How are US CIOs navigating ESG challenges?

Three chief investment officers discuss market uncertainty, opportunities, and pitfalls in the hot potato world of ESG.

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(L-R) Aaron Diefenthaler, Michael Lohmeier, and Robert “Bob” Cataldo.

ESG has become increasingly politicised in the US investment and insurance landscape over the course of the past 18 months, with many insurers split over whether to embrace it – and, if they do, whether to publicly declare so.

In a recent Clear Path Analysis report covering the Insurance Investor Live | Midwest 2023 event in Chicago, three chief investment officers (CIOs) sat down with Stephanie Thomes, Senior Investment Consultant, Insurance Practice, Mercer, to discuss the issue. They touched on their bigger concerns around the topic, where they were on their journeys, and where they saw remaining challenges.

The panellists included Aaron Diefenthaler, CIO at RLI Corporation, Robert “Bob” Cataldo, CIO at United Fire Group, and Michael Lohmeier, CIO at IMPACT Community Capital.

Stephanie Thomes: Where are you with ESG in your business portfolios? Are you at the reporting, carbon reduction, or impact stage?

Michael Lohmeier: We manage investments under an ESG lens and focus on positive impact. From our insurance company investors, we do see the spectrum because our owners and investors are all over the country. Most of them are risk-focused investors and think about the implementation of ESG strategies across the board. One of our owners is TIAA-Nuveen, which is well ahead of many American insurance companies and investors when it comes to ESG, reporting, carbon reduction, net zero goals, etc.

"Everyone is doing it to some level; it's just about how open they are to
using [the] language that's thrown around in the media."

It is a broad-spectrum dependent on where you are domiciled. We get very specific enquiries about what we are and are not doing in certain states, which makes our lives a little more challenging when it comes to compliance. Everyone is doing it to some level; it's just about how open they are to using language that is thrown around in the media as it relates to ESG.

Bob Cataldo: We have always used it as an active risk management tool, particularly with the speed at which information gets to us. If you are a poor steward of Mother Earth, if you treat your people terribly, and if your governance system is the Wild West, you are probably not on the favourable list of investments. Essentially, there is a weaning out that the market does for us.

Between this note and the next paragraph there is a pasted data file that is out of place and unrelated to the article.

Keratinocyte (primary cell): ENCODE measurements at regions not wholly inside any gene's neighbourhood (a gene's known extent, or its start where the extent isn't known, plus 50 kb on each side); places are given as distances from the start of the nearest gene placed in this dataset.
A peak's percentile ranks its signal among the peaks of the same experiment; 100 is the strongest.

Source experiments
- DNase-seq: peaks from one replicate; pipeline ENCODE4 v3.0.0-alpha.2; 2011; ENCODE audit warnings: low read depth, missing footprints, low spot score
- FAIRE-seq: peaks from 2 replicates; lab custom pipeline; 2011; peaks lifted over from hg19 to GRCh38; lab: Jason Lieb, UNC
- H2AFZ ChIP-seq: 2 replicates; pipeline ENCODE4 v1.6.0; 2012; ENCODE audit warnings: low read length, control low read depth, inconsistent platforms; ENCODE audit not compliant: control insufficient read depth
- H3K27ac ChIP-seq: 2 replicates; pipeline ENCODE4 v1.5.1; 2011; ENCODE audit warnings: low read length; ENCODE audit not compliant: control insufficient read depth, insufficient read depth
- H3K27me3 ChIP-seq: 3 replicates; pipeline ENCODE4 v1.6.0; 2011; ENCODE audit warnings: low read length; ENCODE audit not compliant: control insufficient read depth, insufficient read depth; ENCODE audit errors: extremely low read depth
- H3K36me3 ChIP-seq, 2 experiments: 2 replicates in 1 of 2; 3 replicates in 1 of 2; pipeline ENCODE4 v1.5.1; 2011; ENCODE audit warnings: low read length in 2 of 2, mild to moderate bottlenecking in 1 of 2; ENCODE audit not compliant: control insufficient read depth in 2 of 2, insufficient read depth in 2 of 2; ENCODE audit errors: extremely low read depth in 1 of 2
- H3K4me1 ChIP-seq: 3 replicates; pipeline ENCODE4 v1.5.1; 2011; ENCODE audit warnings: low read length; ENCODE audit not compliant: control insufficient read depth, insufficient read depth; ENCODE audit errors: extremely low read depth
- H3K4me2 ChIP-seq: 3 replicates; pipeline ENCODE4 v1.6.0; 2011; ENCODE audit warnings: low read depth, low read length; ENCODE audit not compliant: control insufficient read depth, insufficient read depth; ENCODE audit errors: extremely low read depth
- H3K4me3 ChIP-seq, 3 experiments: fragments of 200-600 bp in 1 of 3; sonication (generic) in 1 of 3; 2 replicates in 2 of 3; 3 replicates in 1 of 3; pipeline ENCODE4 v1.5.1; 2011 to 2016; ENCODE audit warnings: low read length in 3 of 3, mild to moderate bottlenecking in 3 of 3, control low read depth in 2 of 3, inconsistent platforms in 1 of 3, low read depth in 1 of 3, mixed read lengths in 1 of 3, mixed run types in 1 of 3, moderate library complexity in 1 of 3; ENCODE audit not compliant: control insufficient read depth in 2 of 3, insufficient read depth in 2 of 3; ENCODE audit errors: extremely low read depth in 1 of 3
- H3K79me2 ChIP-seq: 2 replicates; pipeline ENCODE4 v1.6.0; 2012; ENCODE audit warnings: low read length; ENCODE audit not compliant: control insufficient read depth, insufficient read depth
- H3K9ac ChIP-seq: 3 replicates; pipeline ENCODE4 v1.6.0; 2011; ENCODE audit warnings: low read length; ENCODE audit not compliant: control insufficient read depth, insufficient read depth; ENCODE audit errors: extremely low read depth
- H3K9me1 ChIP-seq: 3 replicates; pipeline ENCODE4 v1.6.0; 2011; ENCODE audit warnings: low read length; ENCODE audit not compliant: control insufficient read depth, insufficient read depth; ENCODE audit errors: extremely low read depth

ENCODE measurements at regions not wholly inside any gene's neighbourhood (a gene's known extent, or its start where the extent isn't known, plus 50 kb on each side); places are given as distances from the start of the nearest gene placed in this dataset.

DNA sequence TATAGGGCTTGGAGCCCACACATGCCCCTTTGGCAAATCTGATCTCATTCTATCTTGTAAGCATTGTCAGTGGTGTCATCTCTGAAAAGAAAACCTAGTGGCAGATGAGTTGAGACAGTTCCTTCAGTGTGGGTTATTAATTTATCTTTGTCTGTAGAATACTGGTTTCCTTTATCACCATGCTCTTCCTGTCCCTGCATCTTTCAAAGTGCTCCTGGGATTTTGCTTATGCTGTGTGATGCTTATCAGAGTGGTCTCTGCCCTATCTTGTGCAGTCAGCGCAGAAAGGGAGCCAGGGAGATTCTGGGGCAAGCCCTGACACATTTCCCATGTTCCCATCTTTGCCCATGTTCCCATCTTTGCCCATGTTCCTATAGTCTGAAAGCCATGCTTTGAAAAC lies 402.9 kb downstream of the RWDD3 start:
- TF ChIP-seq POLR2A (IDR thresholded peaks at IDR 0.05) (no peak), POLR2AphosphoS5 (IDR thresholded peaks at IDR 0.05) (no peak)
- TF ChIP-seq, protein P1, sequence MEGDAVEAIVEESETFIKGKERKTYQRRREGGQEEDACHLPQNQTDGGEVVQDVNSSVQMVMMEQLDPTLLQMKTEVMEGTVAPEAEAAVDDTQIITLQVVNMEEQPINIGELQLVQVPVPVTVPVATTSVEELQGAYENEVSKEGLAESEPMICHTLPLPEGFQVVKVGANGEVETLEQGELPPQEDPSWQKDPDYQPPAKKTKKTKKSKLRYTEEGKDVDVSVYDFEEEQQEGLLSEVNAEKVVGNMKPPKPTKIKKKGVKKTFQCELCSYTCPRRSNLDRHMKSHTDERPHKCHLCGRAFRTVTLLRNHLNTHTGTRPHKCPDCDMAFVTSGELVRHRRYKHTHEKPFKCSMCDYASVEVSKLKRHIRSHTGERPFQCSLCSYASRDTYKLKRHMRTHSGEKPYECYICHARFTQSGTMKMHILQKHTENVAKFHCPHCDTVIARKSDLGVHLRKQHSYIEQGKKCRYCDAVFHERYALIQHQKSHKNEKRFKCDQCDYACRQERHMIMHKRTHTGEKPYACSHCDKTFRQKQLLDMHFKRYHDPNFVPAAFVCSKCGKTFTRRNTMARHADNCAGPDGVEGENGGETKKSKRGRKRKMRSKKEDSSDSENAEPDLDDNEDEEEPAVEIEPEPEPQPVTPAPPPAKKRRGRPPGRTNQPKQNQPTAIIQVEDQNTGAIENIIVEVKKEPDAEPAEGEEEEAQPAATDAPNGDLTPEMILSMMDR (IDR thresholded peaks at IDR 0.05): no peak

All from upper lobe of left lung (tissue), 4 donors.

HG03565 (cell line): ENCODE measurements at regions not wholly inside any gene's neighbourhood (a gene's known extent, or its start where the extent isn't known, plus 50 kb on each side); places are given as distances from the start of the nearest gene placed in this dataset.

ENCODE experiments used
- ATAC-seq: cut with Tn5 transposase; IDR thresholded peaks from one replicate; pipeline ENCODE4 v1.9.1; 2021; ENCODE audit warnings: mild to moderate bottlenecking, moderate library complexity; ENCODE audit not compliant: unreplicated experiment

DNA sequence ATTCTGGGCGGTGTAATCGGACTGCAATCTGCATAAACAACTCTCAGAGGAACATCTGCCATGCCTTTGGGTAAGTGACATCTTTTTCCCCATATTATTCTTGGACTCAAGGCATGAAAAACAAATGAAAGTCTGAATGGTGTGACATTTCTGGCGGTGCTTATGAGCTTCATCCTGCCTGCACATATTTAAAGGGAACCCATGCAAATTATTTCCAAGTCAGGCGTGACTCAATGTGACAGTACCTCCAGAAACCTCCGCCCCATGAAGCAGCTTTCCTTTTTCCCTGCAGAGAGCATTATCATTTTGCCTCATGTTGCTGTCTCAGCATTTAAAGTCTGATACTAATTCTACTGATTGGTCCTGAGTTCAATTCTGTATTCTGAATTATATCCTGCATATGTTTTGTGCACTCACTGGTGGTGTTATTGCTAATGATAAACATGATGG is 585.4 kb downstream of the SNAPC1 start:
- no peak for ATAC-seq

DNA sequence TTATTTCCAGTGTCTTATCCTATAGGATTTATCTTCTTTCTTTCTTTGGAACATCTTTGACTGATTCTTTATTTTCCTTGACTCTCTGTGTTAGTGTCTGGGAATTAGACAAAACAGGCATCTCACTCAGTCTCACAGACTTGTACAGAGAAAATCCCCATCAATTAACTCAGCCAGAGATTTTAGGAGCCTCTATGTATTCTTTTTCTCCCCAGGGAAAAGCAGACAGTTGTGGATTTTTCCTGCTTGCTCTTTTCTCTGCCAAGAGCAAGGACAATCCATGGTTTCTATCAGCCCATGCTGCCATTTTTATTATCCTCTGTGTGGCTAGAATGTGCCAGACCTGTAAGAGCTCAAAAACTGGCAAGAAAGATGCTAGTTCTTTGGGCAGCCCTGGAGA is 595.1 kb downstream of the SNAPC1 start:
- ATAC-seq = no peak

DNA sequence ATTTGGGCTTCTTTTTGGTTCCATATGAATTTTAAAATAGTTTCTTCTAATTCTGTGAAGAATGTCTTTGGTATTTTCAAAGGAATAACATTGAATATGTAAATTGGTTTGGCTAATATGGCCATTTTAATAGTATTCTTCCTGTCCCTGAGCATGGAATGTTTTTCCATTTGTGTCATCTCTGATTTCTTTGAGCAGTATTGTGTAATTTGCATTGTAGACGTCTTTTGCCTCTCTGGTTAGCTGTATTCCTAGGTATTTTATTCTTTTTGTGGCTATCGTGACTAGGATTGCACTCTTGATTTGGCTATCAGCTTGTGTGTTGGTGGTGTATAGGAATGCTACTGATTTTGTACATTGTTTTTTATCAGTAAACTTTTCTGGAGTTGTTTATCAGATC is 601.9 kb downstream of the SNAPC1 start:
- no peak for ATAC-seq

On the insurance side, we are very active, have a committee, and consider it a top risk on our risk register. We have active strategies around reducing our carbon footprint and take it very seriously as a business. As an investment thesis and philosophy, we certainly want to be proactive in supporting and providing capital to clean energy technologies and innovation that does make the world a better place, but we don’t pick winners and losers based on this. Instead, we let the market do that.

Aaron Diefenthaler: Insurance investors have been focused on sustainability for forever and a day because we expect to hold our bond positions until maturity. Likewise, active equity strategies hold positions for a very long period, and we have always been focused on how sustainable an issuer is over a multi-decade horizon. I come back to this theme when discussing ESG: that we have always been ESG-focused. It is just another lens and is packaged differently today than it has been in the past.

Stephanie: Do you get outside pressure from your constituents to invest one way or the other?

Bob: From a place like California, yes, we do, but we are not hearing a lot from our shareholders overall. Our board just wants to be informed in making sure that we have a view and a plan to explain the way in which we account for ESG in our strategy.

"Our board just wants to be informed [and ensure that] we have a view
and a plan to explain the way we account for ESG in our strategy."

Michael: While it can be frustrating if you are on either side of this discussion around the use of the word ESG, it is refreshing because there should be different approaches. This is what the best part of capitalism is: everyone tries a different approach and, based on the results, some models will be seen as better.

To read the interview with Aaron, Bob, and Michael in full, as well as the rest of the report, please click here.